SHARE
COPY LINK

STRIKES

Norwegian governemnt forces oil and gas strike to end

Norway's government said Tuesday it was referring a dispute between oil and gas workers and employers to an independent board, after an industry group warned strikes could cut Norway's gas exports by more than half.

An oil rig.
The Norwegian government has forced the oil and gas worker strike to an end. Pictured is an oil rig in Norwegian waters. Photo by Jan-Rune Smenes Reite: https://www.pexels.com/photo/oil-platfrom-rig-in-the-middle-of-the-ocean-3207536/

The move, which effectively ends the stoppage, comes after workers walked out of their jobs on Tuesday, leading to the closure of three fields and the union announced more workers would strike later in the week.

“The announced escalation is critical in today’s situation, both with regards to the energy crisis and the geopolitical situation we are in with a war in Europe,” Labour Minister Marte Mjos Persen said in a statement.

Under Norwegian legislation, the government can force parties in a labour dispute to a wage board which will decide on the matter.

Earlier on Tuesday, industry group the Norwegian Oil and Gas Association, warned that with the announced escalation of the strike announced for Saturday would slash output.

It said 56 percent of total gas exports from the Norwegian continental shelf (NCS) would be cut, together with a production loss of 341,000 barrels of oil a day.

‘A very tight market’

“It is unjustifiable to allow gas production to stop to such an extent that this strike in the next few days is estimated to lead to,” Persen said.

Earlier Tuesday Norwegian energy giant Equinor said it had shut down production at three oil and gas fields after oil workers walked out following failed wage negotiations, and warned that more closures were expected.

The strike came at a time when energy prices have fluctuated as a result of the impact of Russia’s invasion of Ukraine and associated sanctions.

“Norwegian deliveries account for a quarter of European energy supplies, and Europe is entirely dependent on Norway delivering as a nation at a time when Russian supply cuts have created a very tight market for natural gas,” said the Norwegian Oil and Gas Association.

“A strike on this scale poses huge problems for countries which are wholly dependent on filling up their gas stores ahead of the autumn and winter,” it added.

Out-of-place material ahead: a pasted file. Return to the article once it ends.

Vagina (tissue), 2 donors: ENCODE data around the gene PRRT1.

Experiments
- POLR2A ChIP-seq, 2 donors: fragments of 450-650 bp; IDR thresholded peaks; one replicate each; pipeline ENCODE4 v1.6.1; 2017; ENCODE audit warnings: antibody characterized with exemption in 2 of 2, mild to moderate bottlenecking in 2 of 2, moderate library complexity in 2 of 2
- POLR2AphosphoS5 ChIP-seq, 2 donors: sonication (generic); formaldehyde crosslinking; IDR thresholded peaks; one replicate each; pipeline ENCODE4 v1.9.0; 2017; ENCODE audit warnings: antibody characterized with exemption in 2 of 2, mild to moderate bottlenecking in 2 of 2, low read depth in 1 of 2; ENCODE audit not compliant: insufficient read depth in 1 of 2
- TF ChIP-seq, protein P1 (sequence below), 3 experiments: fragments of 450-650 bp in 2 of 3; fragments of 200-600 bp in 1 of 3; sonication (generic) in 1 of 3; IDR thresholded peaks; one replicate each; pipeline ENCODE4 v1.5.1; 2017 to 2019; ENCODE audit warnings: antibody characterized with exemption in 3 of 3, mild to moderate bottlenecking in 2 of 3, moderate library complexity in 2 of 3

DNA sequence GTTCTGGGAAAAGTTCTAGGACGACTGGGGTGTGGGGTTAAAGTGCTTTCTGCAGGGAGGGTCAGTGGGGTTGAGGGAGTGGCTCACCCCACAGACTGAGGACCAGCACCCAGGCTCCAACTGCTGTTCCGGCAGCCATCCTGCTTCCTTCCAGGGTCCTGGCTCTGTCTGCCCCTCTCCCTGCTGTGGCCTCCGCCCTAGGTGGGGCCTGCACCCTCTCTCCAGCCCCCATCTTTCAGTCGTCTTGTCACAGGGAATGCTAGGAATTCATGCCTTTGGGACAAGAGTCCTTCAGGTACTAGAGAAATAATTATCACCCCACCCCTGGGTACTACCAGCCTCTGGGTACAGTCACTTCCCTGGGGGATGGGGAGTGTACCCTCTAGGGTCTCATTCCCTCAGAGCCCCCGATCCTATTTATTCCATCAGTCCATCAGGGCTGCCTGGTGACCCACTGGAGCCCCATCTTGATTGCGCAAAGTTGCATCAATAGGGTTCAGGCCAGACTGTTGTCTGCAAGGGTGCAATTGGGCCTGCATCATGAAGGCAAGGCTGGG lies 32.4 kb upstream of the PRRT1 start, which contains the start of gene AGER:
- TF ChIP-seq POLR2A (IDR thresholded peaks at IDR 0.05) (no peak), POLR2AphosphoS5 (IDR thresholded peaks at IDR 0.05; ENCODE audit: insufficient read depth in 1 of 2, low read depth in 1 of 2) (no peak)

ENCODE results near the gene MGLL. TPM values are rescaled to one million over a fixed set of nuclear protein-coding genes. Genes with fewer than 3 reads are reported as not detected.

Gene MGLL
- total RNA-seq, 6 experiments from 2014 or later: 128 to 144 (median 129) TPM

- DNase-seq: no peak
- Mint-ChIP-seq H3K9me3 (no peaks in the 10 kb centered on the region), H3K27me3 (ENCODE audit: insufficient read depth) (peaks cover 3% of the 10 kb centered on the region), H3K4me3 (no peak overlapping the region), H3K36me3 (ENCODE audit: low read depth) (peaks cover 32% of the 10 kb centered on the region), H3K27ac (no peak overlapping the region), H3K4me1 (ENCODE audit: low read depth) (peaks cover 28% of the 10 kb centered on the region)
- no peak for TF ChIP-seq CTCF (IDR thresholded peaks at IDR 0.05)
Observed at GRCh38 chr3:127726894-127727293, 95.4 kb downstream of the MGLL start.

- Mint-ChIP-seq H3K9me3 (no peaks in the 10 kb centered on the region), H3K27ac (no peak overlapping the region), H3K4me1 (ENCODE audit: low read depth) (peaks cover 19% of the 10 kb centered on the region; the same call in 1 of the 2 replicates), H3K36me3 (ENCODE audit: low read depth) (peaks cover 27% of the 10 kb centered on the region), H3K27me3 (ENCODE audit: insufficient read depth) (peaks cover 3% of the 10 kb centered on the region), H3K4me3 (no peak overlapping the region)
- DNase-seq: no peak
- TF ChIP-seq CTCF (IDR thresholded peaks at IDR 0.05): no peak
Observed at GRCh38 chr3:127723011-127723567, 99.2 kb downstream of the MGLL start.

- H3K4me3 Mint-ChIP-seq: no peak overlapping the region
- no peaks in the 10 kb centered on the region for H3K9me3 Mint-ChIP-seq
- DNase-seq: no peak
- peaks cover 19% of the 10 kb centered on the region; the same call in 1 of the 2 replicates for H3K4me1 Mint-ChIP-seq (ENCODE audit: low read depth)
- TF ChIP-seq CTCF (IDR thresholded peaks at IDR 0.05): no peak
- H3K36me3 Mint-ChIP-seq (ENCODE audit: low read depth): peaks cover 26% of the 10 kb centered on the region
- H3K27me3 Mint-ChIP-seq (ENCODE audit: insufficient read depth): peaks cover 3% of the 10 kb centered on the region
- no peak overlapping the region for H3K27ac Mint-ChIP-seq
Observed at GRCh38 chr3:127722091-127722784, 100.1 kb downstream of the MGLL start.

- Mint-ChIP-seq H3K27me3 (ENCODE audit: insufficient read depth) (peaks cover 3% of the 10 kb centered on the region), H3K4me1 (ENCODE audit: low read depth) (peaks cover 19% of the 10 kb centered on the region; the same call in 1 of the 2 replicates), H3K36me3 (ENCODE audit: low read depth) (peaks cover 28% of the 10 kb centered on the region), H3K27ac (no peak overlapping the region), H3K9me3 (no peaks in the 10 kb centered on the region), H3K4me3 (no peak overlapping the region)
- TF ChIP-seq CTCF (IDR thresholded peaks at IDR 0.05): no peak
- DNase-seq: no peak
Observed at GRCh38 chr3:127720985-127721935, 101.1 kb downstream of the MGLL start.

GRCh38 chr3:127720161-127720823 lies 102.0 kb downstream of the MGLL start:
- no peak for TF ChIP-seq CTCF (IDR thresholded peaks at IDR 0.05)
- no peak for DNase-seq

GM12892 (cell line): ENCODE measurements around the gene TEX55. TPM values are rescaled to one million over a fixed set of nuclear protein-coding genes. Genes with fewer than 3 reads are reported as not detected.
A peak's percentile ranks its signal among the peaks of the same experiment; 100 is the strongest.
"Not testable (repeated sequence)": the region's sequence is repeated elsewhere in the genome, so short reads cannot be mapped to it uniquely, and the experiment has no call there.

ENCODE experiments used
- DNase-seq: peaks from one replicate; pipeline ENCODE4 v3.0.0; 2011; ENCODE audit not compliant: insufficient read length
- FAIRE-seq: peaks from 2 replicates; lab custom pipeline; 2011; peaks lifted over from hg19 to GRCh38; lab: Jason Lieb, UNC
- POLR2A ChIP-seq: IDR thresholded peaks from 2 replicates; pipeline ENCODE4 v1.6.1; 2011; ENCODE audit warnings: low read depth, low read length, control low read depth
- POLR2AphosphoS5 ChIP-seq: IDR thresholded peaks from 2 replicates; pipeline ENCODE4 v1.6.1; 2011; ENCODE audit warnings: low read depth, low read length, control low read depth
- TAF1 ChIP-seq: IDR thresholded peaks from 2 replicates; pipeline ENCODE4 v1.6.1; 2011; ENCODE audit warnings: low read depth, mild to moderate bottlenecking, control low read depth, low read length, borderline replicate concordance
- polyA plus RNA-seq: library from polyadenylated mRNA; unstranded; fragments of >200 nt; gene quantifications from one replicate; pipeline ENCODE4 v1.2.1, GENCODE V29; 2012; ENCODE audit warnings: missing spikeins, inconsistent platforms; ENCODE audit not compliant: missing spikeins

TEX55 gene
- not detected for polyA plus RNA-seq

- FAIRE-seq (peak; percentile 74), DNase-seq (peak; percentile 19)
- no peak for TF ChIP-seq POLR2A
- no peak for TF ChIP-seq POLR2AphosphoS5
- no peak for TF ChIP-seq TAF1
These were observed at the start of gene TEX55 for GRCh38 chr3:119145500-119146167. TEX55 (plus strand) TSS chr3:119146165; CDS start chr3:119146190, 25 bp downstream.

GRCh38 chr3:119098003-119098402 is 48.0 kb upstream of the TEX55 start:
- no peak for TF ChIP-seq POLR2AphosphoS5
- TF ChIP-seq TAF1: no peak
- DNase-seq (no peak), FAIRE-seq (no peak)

Workers walked out after members of the Lederne union voted no to a proposal brought by mediators during wage negotiations. 

According to the government, the parties had said “that they will end the strike so that everyone can return to work as soon as possible”.

READ MORE: What does Norway do with its oil money?

Member comments

Log in here to leave a comment.
Become a Member to leave a comment.
For members

STRIKES

Teachers’ strike in Norway could escalate when new school year starts

The new school year in Norway could be marked by an escalation of a teachers' strike, which could see education professionals across the country join teachers in Bergen already on strike. 

Teachers' strike in Norway could escalate when new school year starts

A dispute over pay and wage growth could see teachers nationwide strike at the beginning of the new school year in Norway, public broadcaster NRK reports. 

“We have made a plan. I cannot reveal where, when and how many people will be affected by a strike. But it is only natural to imagine that an escalation will take place in connection with the start of school,” Steffen Handal, head of the Norwegian Education Association, told NRK. 

Currently, 40 teachers in Bergen are already on strike over wages. Handal says teachers have been the wage losers in the public sector’s last six collective bargaining agreements. 

“We are struggling to recruit and retain teachers. KS has made the teachers wage losers for the sixth year in a row. This is a policy that drives people out of the teaching profession,” Handal said. 

In May, the National Association of Schools, the Norwegian Association of Lecturers and the Norwegian Education Association came out against the deal, which the public sector accepted as a whole. 

KS, the organisation which negotiates collective bargaining agreements with the public sector, has warned that there isn’t really any room for negotiation. 

READ ALSO: How easy is it to work as an English teacher in Norway?

“The money has been used up,” Tor Arne Gangsø, director of labour at KS, told NRK. 

Kristine Nergaard, a researcher with Fafo, which researchers working life, warned that the strike has the potential to drag on once it escalates. 

“I think that it will last for at least two to three weeks from the time of escalation. Maybe more. It will also be difficult to manage this strike against the compulsory wage board,” Nergaard told union news site Utdanningsnytt.no.

The researcher added that unions could take the same approach as in 2014 when 7,000 teachers were on strike at the beginning of the new school year. 

SHOW COMMENTS